Here on the East Coast of North America, we have mostly experienced Hawaii's slack key guitar tradition as played by individual soloists. Guitarists such as Sonny Chillingworth, George Kuo, Cyril Pahinui, Bla Pahinui, Dennis Kamakahi, Keola Beamer, Ray Kane and Led Kaapana have demonstrated just how seductive and versatile this genre can be. By tuning down or "slackening" their guitar strings, these artists create many different tunings, all of them yielding gentle melodies and mesmerizing harmonies.
All these guitarists can be found in solo or duo settings on the new anthology, "Hawaiian Slack Key Guitar Masters Collection, Volume 2," an excellent introduction to the field. On the Hawaiian Islands, however, slack key guitar is most often heard as part of a group, sharing the songs with vocals, rhythm guitar, ukulele and bass. The most famous of these groups have been the Sons of Hawaii, the Gabby Pahinui Hawaiian Band, the Pahinui Brothers, the Peter Moon Band and the Tau Moe Family.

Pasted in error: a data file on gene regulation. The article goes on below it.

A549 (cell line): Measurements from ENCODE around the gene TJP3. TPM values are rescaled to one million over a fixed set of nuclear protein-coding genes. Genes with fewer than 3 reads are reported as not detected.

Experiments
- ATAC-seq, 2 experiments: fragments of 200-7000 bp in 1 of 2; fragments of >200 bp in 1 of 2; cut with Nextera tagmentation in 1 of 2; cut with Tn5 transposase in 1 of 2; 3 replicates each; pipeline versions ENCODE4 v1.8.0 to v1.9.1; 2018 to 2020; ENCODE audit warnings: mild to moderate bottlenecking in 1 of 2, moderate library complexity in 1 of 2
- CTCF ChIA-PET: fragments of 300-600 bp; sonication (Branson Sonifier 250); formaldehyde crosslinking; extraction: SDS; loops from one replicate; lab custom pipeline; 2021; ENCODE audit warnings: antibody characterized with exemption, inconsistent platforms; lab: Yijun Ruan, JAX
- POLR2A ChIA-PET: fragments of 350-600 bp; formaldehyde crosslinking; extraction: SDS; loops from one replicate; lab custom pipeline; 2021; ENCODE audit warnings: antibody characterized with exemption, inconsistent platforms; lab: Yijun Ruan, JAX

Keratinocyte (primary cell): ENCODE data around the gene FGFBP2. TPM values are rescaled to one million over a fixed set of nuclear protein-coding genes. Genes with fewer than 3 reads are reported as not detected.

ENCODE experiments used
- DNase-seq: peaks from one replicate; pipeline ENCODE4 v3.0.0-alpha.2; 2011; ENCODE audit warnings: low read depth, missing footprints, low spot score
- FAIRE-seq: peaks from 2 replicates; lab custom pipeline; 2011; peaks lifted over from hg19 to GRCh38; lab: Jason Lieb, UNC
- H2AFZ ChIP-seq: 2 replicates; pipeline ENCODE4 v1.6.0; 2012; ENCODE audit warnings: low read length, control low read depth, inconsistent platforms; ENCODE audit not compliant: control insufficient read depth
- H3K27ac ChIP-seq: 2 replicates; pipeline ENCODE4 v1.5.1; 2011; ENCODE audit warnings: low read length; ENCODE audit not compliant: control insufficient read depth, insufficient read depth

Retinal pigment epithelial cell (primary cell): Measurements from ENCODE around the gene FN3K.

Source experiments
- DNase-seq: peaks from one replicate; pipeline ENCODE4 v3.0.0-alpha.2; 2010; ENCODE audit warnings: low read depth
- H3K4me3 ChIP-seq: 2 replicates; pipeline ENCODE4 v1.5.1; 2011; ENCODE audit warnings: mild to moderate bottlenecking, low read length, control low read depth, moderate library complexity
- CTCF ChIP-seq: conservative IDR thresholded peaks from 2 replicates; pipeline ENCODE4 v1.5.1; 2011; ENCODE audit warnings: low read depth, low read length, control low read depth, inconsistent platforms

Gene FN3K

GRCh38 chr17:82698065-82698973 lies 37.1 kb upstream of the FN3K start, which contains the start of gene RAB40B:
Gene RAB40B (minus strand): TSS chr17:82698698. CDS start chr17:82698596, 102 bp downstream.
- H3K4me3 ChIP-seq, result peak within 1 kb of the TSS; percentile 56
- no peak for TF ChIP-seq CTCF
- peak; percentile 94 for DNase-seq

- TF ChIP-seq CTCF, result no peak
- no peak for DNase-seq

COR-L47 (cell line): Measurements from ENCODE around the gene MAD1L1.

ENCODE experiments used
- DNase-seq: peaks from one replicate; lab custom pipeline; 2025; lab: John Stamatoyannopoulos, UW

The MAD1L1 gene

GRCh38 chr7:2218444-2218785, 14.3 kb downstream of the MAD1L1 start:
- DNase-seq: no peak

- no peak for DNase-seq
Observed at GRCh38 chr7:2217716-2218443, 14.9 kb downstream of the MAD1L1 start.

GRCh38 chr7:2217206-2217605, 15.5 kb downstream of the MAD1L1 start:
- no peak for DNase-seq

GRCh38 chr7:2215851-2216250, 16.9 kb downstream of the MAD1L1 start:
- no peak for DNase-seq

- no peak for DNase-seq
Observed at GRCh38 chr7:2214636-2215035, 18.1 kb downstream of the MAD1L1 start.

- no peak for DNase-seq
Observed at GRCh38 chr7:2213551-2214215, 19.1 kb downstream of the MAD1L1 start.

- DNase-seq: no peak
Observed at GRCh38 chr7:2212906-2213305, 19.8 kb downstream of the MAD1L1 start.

Now there's a new supergroup in this tradition, Hui Aloha. Slack key guitarists Dennis Kamakahi and George Kuo are both alumni of the Sons of Hawaii; bassist Martin Pahinui has played with his father Gabby and his brothers Cyril and Bla; and ukulele player David Kamakahi is Dennis' son.
The quartet's debut album, "Hui Aloha," strikes a perfect balance. The choppy ukulele and throbbing bass push along the beat and all four singers contribute to the vocal harmonies, but space is always created for the slack key guitar to step forward and solo. Combining original compositions with reworkings of Hawaiian standards such as "Kaimana Hila," the album provides mainlanders with a door into the world of Hawaiian ensemble music.
Hui Aloha appears Monday and Tuesday at the Barns of Wolf Trap.
To hear a free Sound Bite from "Hawaiian Slack Key Guitar Masters Collection, Volume 2," call Post-Haste at 202/334-9000 and press 8125. For a Sound Bite from "Hui Aloha," press 8126. (Prince William residents, call 690-4110.)